Could the driverless car meet the same fate? We do not yet know. What is more certain is that there is much work that needs to be done to make the market for the driverless car a reality. There are policy implications associated with developing the right infrastructure, creating a new automotive support system and the right markets for self-drive systems. Manufacturers will need to understand the services and capabilities they need to supply with these new vehicles. Businesses will have to develop new models that connect them with other businesses to form networks of support and they will have to work to imagine, make and shape markets for these new technologies as they unfold. The self-driving car holds much promise. But it might not be taking you to any destination just yet.

Dr Katy Mason is Reader in Marketing & Management at Lancaster University. She is co-author of the paper "Self driving cars: A case study in making new markets", which is part of a series of reports on market making for the Big Innovation Centre.

The Google car. Photograph: Getty Images

Dr Mason is Reader in Marketing & Management at Lancaster University.

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The "people" have spoken on Brexit - listening to them is another matter

The Athenians had another word for them. 

Commentators are right to point to the fury and frustration of the "left behind", who are, everywhere it seems, rebelling against establishments they believe have betrayed them. 

But they may understate the threat we now face. Many of those who voted for Brexit or Donald Trump were not just rejecting economic injustice or "broken politics" but also perhaps the very principles of our system of government. For them, democracy itself may have lost its appeal.

If that is the case, we can’t blame the elites alone. We, "the people", are complicit. In associating democracy almost exclusively with economic advancement, we have begun to forget that it is also, and principally, about shared values, rights and responsibilities. In the UK and the US, voters in their millions have traded one against the other. The citizens of the Netherlands and France may soon do the same.

It's too early to panic. Perhaps we’ll come to see that Brexit was not the calamity some of us predict; perhaps President Trump will turn out to be better than we fear he may be.  

But we would be foolish to ignore the precedents. 

The great democracy of ancient Greece lasted two hundred years. But then, subverted by demagogues and oligarchs, and overwhelmed at last by autocrats, it disappeared from the world for 2,000 years. For all that time, the citizens of today’s democracies were the subjects of tyrants, elites and ideologues but never of themselves.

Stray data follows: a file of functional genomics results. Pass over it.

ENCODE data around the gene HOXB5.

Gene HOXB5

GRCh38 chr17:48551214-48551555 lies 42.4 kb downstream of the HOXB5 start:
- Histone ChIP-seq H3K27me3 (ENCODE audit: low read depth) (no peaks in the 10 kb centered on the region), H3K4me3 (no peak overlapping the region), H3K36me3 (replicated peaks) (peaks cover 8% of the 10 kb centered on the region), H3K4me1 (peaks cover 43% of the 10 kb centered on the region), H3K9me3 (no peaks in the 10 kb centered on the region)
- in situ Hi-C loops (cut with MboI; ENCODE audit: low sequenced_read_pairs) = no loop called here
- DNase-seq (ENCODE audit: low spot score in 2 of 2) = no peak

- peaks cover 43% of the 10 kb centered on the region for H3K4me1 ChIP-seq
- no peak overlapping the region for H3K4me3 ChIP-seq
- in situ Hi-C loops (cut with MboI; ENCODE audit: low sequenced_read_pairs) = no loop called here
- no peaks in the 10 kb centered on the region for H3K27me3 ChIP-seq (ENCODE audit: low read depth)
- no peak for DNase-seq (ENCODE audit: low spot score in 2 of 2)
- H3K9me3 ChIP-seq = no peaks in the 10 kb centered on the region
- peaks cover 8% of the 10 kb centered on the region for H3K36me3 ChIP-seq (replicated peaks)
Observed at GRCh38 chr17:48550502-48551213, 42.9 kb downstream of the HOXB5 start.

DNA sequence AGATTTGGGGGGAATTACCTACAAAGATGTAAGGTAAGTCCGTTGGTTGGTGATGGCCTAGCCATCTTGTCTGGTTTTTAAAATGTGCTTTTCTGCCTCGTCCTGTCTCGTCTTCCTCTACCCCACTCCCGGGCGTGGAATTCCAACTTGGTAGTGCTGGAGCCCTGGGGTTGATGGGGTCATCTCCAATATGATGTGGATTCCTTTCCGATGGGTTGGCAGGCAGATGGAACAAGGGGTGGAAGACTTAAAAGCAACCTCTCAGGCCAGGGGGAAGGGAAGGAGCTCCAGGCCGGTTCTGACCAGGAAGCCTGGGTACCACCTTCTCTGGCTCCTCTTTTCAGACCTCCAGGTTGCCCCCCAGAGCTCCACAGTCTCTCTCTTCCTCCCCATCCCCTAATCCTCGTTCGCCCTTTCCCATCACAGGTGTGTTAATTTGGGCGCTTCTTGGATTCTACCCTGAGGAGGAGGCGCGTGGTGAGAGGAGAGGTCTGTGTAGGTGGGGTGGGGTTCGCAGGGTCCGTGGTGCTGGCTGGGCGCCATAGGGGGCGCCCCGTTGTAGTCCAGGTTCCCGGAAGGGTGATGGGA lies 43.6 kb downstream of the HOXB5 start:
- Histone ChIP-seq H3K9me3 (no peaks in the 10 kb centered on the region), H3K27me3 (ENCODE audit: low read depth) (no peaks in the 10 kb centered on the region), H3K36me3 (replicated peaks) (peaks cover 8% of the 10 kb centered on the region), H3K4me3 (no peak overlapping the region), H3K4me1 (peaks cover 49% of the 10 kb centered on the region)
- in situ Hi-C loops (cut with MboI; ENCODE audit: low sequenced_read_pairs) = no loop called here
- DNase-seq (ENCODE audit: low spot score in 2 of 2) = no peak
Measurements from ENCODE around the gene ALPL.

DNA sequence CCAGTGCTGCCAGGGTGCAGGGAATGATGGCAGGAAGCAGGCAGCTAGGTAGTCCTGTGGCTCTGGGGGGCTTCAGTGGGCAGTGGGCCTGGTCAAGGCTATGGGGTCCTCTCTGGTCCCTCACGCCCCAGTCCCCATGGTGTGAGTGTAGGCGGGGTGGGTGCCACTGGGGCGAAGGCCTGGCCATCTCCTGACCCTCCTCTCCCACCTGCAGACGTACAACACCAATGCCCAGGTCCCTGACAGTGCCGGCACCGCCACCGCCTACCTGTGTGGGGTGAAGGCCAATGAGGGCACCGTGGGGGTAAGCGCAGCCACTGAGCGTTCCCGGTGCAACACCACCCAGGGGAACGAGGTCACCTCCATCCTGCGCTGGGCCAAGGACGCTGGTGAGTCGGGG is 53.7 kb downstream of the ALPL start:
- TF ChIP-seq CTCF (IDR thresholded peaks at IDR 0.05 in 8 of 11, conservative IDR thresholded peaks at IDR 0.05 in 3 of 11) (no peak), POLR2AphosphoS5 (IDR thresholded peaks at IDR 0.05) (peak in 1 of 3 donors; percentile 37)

Modern history provides no greater reassurance. Even when democracy has apparently been secured, it has consumed itself at the ballot box with awful consequences. We are not in that place. But in the UK and the US we have taken a step in its direction.

Rights and responsibilities

The dilemmas we face are as old as democracy itself.

Almost 2,500 years ago, the Athenian statesman Pericles set out for his fellow citizens the precepts of their remarkable democracy. He spoke of the equality of their rights before the law. But he laid particular emphasis on their duties to each other. The word he used for the "socially useless" individuals who placed self above public interest provides the origin of our own word – idiot. 

What would Pericles make of us? Certainly, we remain jealous of our rights, especially when we feel that they are threatened by others. But our preoccupation with personal aspiration has long since eroded our sense of common cause, whether measured by our engagement in civic affairs, our contribution to community life or the civility of our relations with others.

On these grounds, we are doubtless idiots.

A reasonable principle

But for the Athenians, democracy was founded on a third key principle. Alongside rights and responsibilities, they regarded the exercise of reason as indispensable to good politics. As Pericles put it:

“We reach decisions on public policy only after full discussion, believing that sound judgement, far from being impeded by debate, is arrived at only when full information is considered before a decision is made."

Can we honestly claim that in the EU referendum or the US Presidential elections, voters collectively exercised sound judgment based on reliable evidence, rational deliberation and open-minded debate? 

More likely, we recognise that what passed for public discourse throughout both campaigns was poisoned by deceit. The goal of the politicians who set out to mislead was clear. But instead of punishing them for their cynicism, millions suspended their disbelief and voted for them, often quite consciously choosing not to test their instincts against the evidence or their own opinions against other views. As much as they were misled, they also misled themselves.